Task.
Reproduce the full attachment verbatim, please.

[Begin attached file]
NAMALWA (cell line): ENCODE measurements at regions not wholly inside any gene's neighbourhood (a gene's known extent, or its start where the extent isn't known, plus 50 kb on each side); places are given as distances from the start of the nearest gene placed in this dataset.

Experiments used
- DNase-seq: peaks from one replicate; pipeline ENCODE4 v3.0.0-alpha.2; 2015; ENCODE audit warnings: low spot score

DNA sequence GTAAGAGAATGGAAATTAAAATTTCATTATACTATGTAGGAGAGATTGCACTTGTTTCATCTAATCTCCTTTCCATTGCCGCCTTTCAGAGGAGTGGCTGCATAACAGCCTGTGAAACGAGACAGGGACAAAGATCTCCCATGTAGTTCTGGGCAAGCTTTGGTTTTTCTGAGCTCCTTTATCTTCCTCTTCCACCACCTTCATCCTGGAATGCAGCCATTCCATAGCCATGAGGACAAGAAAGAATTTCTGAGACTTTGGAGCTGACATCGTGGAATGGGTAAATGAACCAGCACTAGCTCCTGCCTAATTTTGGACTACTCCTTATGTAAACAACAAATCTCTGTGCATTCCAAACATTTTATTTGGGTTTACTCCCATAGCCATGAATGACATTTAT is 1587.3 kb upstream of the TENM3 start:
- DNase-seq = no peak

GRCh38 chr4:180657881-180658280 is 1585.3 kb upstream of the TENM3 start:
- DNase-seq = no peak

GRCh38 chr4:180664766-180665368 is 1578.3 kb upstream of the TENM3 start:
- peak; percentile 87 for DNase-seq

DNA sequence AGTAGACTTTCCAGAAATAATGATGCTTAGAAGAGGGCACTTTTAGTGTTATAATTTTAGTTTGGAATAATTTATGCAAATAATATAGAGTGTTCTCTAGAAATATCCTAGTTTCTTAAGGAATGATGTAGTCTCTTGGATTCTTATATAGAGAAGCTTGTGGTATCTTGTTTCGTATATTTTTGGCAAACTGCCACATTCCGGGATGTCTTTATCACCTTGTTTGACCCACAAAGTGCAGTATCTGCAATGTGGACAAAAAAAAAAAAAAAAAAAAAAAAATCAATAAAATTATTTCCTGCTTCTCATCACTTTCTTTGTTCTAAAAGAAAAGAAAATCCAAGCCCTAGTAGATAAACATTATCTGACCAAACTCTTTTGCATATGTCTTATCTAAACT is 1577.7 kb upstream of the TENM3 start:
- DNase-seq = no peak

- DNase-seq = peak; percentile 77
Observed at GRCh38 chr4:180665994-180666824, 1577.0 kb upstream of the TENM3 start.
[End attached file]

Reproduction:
NAMALWA (cell line): ENCODE measurements at regions not wholly inside any gene's neighbourhood (a gene's known extent, or its start where the extent isn't known, plus 50 kb on each side); places are given as distances from the start of the nearest gene placed in this dataset.

Experiments used
- DNase-seq: peaks from one replicate; pipeline ENCODE4 v3.0.0-alpha.2; 2015; ENCODE audit warnings: low spot score

DNA sequence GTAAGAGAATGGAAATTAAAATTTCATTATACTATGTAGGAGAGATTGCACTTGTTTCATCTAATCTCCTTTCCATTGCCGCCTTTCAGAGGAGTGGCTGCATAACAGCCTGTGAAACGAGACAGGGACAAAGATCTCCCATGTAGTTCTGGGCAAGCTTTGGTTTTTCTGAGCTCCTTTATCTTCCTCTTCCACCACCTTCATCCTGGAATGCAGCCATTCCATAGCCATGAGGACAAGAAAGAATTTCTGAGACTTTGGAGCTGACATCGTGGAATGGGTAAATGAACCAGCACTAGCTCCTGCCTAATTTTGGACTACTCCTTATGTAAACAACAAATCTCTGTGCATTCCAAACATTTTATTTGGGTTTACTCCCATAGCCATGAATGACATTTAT is 1587.3 kb upstream of the TENM3 start:
- DNase-seq = no peak

GRCh38 chr4:180657881-180658280 is 1585.3 kb upstream of the TENM3 start:
- DNase-seq = no peak

GRCh38 chr4:180664766-180665368 is 1578.3 kb upstream of the TENM3 start:
- peak; percentile 87 for DNase-seq

DNA sequence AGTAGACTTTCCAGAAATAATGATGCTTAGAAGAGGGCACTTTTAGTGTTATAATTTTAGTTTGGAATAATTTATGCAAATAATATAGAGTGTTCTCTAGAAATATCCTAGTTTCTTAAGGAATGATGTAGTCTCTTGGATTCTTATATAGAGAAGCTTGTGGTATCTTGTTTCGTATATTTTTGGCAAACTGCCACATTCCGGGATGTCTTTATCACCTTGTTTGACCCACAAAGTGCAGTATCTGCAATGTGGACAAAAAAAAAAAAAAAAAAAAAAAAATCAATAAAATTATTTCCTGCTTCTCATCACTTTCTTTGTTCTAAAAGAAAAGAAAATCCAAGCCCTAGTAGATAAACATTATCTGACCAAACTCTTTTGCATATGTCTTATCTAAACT is 1577.7 kb upstream of the TENM3 start:
- DNase-seq = no peak

- DNase-seq = peak; percentile 77
Observed at GRCh38 chr4:180665994-180666824, 1577.0 kb upstream of the TENM3 start.